Comment by Salinasron
2006-04-11 17:54:46

My wife just came home and said that one of her co-workers was thinking of buying a new house in Visalia because it was cheap ($285,000) and then they’d have a house here in Salinas and one there. The kicker, she’s never even been there and doesn’t know anything about it. And you wonder who is going to keep this bubble afloat !

Comment by arroyogrande
2006-04-11 19:33:17

If she wants a house in a place she’s never seen, have her buy in Trona, CA:


At least she’ll not have to risk as much money, prices there are still under $100K…

Comment by santacruzsux
2006-04-12 06:07:23

I love Trona. What a place, what a town! The gateway to the Panamint valley.

Comment by moonvalley
2006-04-11 17:58:57

In Sonoma a failed restaurant was going to be converted in to Live/Work condos.Midway through the project they turned the place in to a Countrywide Mortage office. I guess they took the hint from the empty Live/Work condos they built behind the heavy equipment rental place off of Highway 12. Shame, they tore down a perfectly good bowling alley for them.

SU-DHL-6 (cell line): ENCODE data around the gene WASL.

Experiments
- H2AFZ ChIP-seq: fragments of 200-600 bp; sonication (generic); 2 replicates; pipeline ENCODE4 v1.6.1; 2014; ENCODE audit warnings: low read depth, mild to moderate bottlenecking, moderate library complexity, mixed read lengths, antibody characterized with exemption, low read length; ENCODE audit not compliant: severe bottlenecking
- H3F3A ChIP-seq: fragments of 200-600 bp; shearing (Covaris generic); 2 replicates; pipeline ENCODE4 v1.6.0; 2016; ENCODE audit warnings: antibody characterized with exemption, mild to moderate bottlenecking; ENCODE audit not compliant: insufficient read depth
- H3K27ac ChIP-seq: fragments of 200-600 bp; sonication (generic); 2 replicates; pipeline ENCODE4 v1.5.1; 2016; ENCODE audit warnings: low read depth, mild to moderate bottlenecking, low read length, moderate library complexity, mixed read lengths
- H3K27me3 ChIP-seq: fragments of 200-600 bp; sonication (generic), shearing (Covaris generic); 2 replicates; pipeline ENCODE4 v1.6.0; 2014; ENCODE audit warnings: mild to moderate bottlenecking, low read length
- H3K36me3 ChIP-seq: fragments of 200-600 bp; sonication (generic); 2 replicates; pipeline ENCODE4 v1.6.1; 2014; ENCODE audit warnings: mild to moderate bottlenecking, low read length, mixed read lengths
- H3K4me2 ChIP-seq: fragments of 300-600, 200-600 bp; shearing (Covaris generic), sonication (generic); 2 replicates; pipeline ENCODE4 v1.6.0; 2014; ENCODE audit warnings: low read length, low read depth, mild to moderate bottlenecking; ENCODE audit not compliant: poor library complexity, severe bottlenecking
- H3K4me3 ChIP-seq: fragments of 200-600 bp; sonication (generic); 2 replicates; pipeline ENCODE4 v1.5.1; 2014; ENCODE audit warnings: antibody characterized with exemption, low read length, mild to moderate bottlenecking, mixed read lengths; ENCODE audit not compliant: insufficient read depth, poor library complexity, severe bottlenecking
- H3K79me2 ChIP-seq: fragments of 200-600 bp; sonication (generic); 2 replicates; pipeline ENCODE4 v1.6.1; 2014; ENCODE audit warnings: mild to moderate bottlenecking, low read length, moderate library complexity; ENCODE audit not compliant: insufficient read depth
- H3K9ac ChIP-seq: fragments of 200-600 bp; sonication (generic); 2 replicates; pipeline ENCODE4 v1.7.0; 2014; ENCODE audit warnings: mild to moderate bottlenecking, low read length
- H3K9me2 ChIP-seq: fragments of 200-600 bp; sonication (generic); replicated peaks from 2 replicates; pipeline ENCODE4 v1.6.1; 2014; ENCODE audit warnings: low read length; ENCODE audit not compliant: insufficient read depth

Comment by miamirenter
2006-04-11 18:17:10

that miami market has softened considerable is not news..here is how condoflip website shows its exasperation..now this man had lost his shirt in dot com blow-off, if he does an encore here it would be only just desserts..

…..Stay Tuned, Folks!

We’ve decided to postpone the introduction of our new search engine until June 1, 2006.
We’re doing this for a few reasons:

The Miami real estate market is currently sitting in an unusual “holding pattern”,
and we found that while there are a growing number of units for sale, the buyers
seem to be waiting to see what will happen

As things are with technology, it’s never a good idea to launch a high-transaction
tool unless it is absolutely perfect. And, we’re fussy about quality. So, we’ve
introduced some new features to our developers, and they need the extra time
to make things just right